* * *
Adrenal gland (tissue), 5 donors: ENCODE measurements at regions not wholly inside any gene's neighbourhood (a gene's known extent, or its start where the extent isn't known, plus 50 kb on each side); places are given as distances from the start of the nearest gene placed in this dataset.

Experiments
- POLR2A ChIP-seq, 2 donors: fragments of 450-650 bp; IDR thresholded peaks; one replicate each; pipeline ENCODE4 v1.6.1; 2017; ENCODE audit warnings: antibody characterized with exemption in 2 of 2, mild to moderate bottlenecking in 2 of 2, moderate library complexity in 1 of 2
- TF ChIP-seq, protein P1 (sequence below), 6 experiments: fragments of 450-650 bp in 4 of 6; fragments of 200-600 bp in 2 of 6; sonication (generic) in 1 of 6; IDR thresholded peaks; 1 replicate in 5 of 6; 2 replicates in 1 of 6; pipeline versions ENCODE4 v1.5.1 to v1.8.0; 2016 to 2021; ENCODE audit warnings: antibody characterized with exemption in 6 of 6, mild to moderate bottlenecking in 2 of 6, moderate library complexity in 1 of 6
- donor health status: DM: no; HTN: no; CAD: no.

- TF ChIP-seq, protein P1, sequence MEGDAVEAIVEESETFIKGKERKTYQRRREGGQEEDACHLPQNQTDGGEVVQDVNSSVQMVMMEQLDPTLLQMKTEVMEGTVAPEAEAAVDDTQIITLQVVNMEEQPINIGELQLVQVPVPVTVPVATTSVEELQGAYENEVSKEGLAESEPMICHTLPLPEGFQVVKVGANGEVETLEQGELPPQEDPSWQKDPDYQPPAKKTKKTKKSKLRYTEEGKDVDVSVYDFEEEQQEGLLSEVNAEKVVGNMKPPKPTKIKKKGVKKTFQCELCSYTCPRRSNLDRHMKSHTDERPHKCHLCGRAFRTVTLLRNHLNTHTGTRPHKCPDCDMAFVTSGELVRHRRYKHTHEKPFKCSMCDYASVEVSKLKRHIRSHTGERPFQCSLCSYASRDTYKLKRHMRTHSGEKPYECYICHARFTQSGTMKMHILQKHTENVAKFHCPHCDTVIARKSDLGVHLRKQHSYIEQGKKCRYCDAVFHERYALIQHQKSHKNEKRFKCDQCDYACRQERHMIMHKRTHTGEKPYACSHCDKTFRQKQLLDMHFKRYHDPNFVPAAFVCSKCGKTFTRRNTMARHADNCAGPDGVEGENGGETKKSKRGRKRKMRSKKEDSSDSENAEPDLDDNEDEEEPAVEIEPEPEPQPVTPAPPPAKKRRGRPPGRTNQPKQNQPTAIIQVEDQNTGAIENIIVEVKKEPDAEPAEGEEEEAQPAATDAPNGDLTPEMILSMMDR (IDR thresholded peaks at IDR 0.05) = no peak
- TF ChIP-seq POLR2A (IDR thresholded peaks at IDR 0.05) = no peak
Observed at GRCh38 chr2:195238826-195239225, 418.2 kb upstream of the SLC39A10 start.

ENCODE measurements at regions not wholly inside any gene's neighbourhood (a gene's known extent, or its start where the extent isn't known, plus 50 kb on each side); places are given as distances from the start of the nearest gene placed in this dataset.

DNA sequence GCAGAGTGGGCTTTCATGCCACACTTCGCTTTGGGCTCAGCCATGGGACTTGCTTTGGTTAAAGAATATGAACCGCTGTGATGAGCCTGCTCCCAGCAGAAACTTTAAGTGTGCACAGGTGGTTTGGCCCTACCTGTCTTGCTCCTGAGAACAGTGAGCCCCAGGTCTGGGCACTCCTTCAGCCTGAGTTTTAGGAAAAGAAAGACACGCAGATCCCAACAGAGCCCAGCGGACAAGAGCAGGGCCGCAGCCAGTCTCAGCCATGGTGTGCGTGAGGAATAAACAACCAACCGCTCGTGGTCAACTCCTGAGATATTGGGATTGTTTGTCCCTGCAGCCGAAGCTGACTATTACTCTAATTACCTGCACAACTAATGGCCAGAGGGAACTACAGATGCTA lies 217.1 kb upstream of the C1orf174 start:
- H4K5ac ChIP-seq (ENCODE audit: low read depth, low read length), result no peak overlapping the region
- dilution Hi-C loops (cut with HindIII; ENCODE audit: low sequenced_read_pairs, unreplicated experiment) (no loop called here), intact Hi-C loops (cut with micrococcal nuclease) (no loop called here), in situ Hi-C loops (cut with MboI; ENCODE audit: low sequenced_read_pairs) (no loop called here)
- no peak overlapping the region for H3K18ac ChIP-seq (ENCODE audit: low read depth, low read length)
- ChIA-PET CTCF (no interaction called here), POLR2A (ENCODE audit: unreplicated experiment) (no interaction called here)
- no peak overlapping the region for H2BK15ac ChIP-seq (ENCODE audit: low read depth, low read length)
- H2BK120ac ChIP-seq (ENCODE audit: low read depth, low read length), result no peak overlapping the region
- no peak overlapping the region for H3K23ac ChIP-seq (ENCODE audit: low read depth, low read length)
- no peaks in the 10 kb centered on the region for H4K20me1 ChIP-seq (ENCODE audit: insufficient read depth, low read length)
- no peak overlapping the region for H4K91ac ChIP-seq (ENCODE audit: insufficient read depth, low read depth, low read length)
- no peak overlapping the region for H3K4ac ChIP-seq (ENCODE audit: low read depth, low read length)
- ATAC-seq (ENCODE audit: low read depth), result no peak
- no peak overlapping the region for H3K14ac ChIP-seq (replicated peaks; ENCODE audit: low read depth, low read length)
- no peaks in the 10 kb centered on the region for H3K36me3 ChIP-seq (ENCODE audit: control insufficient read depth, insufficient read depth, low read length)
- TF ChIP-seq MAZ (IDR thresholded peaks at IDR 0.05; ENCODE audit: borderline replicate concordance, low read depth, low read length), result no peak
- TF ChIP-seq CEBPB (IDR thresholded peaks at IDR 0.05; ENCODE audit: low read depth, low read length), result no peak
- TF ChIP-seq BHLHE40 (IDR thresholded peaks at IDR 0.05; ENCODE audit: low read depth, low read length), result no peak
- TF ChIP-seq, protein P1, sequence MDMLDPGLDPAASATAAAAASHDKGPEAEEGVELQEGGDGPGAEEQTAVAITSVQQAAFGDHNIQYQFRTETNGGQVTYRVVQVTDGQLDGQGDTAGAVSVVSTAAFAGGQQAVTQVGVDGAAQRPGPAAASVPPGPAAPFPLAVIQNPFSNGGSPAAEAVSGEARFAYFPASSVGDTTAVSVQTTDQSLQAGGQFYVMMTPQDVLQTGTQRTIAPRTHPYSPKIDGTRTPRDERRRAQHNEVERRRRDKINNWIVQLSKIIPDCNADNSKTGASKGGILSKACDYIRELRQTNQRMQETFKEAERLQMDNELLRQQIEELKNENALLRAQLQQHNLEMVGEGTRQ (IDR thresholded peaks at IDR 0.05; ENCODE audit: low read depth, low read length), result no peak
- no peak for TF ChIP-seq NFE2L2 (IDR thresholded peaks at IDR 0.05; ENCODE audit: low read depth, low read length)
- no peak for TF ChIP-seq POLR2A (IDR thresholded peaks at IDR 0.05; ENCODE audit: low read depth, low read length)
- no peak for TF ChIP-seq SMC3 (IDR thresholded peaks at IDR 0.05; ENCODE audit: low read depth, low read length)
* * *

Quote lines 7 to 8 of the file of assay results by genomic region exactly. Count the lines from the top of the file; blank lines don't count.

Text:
- TF ChIP-seq POLR2A (IDR thresholded peaks at IDR 0.05) = no peak
Observed at GRCh38 chr2:195238826-195239225, 418.2 kb upstream of the SLC39A10 start.